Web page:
Obviously, you can just go straight from design to gcode using F360 CAM and choose your own cutter diameters. You could, if you wanted, export a DXF version of the basic sketch. Note that because I was having serious problems in F360 in trying to draw one spoke and then use a circular pattern at sketch level, I actually extruded one spoke and then built up the tile using a circular pattern at the solid body level. This might make sense to someone with F360 experience, and if any of those people can point me at what was going wrong, please do so!
    Threespokedovetile v7.zip
    Thank you for your interest Neale.

    I downloaded Fusion 360 to investigate your drawing but I didn't see any convenient way to get the full variety of trispokedovetile shapes, as is illustrated by the animation on my webpage, where CIRCLE varies from 100% to 150% of HEXAGON.

  8. #16
    Quote Originally Posted by Peter Dow View Post
    Thank you for your interest Neale.

    I downloaded Fusion 360 to investigate your drawing but I didn't see any convenient way to get the full variety of trispokedovetile shapes, as is illustrated by the animation on my webpage, where CIRCLE varies from 100% to 150% of HEXAGON.
    Peter - when I first looked at your drawing, I couldn't work out what you meant by circle and hexagon. I think that it was a bit like those optical illusions where you can see two different things depending on how you focus your eyes. Having now drawn it myself, I see it differently and I think I know what those value refer to, although I'm not sure whether HEXAGON refers to length of side of a hexagon or a hexagon's width between opposite faces, or half that value (radius of inscribed circle) - I think the latter. As a result, I think that I have chosen two different measures, although these are equivalent to yours in terms of changing these design proportions. The other point is that I have expressed both parameters as absolute dimensions rather than one dimension and a percentage of that one. However, you can still tweak either or both parameters to give a full range. It's also interesting to change the corner radius parameter as this changes the general appearance quite significantly.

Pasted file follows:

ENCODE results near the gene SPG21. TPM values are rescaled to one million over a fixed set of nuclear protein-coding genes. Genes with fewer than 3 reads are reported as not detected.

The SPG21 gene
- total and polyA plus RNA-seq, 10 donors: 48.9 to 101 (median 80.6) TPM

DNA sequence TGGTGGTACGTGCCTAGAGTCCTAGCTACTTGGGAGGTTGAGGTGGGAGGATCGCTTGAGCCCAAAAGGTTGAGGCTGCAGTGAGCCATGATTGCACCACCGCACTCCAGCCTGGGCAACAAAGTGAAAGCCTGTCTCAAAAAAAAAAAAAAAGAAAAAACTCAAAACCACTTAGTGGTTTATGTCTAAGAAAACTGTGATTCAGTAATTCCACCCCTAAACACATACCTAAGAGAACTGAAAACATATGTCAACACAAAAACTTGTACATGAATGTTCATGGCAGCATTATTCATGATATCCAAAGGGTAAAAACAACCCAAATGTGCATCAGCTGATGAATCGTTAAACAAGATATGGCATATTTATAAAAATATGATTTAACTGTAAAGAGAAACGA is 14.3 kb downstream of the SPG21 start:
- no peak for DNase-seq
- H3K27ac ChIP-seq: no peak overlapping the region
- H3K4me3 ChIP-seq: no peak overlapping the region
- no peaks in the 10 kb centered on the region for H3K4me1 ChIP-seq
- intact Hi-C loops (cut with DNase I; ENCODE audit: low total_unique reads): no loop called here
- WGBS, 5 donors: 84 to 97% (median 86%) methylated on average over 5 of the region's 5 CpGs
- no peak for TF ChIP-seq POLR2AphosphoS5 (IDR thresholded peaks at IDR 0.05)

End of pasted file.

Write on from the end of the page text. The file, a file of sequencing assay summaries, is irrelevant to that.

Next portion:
EDIT - now had a look at the website. I had just been working from the embedded image in your post which was less clear at first sight. I see that HEXAGON refers to the hexagon's circumscribed circle. Make hex_spacing equal to outer_circle_dia in my drawing and you will get the same effect as circle=100% in yours; change hex_spacing for the range of shapes. Adding holes (making them hexagonal?) is clearly trivial in F360 so I shall leave this as an exercise for the reader, as my old maths textbook used to say. Assuming that I have any readers, which seems unlikely for anything as esoteric as this!

    At the end of the day, though, this looked like an interesting vehicle to try out a couple of aspects of Fusion 360 that I had not had an excuse to play with before. I think it shows the power of a modern, parametric, CAD package to do things that were once the province of custom code - and it goes direct to gcode with full control of all cutting parameters as well. I'm a bit of an F360 fan but I don't want to take anything away from the originality of your initial design.